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Encyclopedia of Psychology Alan E. Kazdin, PhD, Editor-in-Chief

BROCA, PAUL (1824-1880)

He was highly respected for his intellect and his sincerity, and his contributions spanned an impressive array of disciplines, including neurology, neuroanatomy, comparative anatomy, human evolution, pathology, statistics, oncology, and therapeutics. He published more than 500 scientific articles, founded the Parisian Societe d’ Anthropologie. and was instrumental in merging laboratory science with medicine.

In the 1870s, Broca noted that many recently unearthed Cro-Magnon specimens had cranial capacities that far exceeded those of the nineteenth-century Parisians who were studying them. The great size of the Cro-Magnon craniums, he pointed out, is due to the excessive development of the posterior brain, which is not a reliable indicator of intelligence.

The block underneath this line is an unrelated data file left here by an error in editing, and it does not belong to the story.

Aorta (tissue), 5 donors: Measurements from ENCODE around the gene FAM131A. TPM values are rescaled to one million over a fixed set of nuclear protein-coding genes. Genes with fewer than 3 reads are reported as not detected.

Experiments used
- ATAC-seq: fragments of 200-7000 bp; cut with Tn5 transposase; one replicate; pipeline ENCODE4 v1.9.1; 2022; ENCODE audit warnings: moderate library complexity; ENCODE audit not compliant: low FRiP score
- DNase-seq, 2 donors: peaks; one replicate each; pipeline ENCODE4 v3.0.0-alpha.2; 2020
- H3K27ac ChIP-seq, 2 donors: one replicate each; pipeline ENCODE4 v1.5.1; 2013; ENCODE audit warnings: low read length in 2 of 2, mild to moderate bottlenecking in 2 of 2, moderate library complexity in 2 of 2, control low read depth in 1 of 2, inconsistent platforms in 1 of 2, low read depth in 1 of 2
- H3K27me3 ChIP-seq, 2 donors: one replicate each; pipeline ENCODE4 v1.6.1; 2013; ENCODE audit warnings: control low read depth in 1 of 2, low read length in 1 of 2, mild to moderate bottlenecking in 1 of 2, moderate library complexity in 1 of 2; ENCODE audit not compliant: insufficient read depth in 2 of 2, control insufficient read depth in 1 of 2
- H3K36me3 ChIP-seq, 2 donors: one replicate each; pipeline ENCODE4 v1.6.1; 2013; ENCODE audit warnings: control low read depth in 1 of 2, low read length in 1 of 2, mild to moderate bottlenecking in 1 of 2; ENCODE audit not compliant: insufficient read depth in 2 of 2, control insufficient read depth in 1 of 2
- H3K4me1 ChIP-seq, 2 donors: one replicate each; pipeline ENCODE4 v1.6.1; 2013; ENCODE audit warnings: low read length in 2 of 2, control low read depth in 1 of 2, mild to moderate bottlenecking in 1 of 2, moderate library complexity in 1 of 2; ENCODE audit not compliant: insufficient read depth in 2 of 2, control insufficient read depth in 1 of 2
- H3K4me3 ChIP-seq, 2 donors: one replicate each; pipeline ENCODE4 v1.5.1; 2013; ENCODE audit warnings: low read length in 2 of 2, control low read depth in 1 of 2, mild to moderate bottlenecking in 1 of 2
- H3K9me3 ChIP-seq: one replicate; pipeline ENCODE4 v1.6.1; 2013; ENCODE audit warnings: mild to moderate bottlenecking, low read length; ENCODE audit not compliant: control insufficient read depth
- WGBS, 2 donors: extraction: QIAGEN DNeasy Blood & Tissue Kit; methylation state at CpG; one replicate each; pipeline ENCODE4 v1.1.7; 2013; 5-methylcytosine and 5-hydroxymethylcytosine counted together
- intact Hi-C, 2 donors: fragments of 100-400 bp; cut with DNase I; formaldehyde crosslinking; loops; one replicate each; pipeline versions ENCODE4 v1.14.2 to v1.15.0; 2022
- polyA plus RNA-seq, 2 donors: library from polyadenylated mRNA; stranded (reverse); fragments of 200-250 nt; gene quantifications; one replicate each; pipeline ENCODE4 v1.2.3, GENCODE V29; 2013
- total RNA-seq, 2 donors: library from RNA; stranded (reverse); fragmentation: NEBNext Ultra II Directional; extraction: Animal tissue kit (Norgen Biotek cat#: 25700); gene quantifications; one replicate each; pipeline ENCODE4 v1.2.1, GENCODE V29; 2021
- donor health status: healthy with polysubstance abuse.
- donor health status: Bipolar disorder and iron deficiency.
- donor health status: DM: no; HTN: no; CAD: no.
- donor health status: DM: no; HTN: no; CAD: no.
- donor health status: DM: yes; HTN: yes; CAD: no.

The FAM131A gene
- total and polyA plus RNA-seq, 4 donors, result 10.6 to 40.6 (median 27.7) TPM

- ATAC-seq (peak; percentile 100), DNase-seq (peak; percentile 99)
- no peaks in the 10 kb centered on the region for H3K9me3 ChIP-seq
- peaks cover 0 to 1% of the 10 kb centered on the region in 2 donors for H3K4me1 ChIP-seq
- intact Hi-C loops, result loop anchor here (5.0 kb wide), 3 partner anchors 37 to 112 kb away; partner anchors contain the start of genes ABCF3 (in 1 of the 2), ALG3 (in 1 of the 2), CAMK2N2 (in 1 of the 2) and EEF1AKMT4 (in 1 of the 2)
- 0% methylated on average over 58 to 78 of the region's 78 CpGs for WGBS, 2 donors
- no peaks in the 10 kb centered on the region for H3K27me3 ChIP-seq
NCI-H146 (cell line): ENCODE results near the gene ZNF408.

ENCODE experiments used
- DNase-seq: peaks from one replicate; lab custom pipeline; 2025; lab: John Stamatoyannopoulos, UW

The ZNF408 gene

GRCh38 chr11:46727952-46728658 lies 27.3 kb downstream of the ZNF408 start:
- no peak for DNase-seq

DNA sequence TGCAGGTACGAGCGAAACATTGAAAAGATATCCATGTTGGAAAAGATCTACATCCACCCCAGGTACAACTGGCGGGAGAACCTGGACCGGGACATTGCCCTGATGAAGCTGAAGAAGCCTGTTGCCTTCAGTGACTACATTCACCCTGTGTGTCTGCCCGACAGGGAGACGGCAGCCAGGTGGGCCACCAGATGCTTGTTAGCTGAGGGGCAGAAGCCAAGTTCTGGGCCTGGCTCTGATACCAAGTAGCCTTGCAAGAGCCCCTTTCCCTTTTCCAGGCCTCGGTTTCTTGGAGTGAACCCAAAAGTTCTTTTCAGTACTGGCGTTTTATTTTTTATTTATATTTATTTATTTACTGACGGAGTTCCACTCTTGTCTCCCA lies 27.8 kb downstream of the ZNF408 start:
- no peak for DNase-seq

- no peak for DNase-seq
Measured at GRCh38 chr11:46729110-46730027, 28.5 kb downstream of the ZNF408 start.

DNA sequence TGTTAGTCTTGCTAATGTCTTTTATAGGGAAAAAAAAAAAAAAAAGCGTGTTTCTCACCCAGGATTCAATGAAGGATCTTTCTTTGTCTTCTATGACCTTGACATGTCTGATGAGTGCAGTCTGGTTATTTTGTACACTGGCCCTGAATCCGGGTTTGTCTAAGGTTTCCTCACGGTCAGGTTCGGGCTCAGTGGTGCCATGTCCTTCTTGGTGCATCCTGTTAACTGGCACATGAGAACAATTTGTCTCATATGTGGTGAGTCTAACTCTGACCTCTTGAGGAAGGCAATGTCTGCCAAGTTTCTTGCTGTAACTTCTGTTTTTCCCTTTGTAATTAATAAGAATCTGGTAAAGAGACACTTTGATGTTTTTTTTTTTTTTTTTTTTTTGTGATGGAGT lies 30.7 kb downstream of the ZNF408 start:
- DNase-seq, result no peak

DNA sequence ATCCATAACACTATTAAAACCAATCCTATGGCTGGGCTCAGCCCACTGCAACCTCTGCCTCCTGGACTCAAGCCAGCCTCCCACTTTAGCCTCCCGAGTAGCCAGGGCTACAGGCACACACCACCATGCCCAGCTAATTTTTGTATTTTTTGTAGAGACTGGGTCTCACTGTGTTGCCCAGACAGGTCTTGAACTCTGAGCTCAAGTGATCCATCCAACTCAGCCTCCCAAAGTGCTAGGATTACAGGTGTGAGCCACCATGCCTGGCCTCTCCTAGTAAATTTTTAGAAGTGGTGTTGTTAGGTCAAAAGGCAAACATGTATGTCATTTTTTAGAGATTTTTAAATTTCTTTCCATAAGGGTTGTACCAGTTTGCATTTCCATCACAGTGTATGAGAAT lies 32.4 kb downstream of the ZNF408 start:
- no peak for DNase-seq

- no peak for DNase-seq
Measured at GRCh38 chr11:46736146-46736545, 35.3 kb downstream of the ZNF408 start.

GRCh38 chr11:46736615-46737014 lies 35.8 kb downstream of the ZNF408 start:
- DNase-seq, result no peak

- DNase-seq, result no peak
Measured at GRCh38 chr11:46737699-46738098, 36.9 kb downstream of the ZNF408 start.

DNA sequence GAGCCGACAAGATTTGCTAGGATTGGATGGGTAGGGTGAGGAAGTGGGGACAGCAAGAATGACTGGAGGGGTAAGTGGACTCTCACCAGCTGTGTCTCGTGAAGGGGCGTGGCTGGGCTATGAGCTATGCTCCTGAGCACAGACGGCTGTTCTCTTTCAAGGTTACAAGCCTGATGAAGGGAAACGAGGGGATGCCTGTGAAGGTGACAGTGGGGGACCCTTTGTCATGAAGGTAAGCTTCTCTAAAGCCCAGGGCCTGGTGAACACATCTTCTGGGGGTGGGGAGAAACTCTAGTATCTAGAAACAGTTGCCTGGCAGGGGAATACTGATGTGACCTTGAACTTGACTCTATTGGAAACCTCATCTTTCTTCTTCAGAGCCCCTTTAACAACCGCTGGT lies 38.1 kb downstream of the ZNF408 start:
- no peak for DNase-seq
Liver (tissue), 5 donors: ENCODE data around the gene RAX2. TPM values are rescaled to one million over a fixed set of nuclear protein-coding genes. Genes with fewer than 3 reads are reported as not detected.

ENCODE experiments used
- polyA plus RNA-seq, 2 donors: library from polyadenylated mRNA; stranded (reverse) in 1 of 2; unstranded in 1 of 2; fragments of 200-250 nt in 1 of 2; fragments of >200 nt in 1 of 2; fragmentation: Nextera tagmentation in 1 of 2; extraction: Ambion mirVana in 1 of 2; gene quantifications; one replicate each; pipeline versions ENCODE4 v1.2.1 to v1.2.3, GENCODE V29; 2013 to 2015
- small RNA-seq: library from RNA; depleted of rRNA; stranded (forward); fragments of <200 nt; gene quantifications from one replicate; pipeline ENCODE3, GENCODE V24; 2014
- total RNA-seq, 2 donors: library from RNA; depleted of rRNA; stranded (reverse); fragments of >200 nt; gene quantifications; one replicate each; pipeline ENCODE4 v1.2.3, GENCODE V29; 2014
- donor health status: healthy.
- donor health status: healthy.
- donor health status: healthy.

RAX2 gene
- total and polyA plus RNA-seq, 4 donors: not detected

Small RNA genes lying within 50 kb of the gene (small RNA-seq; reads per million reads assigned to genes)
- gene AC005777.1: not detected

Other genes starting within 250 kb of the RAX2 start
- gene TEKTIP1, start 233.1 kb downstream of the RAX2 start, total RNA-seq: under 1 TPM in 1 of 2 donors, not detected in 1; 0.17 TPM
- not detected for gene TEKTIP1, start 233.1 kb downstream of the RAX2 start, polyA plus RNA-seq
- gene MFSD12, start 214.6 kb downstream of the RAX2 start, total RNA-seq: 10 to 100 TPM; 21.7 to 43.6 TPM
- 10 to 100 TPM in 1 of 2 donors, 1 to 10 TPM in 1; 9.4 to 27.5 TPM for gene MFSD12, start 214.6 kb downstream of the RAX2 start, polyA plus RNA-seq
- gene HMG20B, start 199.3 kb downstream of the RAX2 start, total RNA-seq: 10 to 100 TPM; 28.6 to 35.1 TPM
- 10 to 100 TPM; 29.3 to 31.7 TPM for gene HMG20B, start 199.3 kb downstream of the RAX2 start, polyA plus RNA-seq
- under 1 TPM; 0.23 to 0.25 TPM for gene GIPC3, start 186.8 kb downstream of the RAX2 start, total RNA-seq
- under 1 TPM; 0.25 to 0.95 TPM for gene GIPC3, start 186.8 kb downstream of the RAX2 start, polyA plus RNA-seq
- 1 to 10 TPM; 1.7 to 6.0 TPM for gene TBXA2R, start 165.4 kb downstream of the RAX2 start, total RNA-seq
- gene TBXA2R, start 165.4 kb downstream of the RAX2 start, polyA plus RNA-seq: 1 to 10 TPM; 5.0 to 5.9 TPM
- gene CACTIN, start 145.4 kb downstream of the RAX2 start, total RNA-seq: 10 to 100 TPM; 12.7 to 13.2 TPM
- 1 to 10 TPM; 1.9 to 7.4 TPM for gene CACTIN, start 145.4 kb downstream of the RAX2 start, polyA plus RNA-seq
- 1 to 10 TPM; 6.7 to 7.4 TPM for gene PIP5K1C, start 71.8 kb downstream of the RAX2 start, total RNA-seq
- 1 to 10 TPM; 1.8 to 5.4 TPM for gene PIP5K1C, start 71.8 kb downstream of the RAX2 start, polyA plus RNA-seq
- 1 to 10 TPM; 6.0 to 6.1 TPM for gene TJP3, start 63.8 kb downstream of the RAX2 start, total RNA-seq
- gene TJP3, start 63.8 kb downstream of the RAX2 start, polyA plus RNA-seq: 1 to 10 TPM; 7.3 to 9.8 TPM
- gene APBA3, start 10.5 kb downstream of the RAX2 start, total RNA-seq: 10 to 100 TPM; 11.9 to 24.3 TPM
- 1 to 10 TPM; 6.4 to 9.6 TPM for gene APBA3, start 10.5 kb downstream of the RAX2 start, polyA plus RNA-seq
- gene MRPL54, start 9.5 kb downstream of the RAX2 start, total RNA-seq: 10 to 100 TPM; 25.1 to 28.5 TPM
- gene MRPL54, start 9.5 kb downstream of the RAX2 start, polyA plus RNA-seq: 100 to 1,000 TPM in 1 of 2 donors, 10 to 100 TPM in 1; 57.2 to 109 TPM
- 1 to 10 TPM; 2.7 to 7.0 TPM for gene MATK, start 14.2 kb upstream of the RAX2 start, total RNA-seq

He was elected to the French senate in 1879 but died from heart disease one year later. There he was responsible for only one memorandum, and in it he argued for opening the public high schools to women.

BRONFENBRENNER, URIE (1917- ), American psychologist.

His interviews in the Soviet Union in the 1960s provided the raw material for his book, Two Worlds of Childhood. widely regarded as a classic in the field of cross-cultural studies. His intimate knowledge of the Soviet Union led to a series of reports on Soviet perceptions of the United States, which led to his appointment on the scientific advisory committee of the U.S. Arms Control Agency

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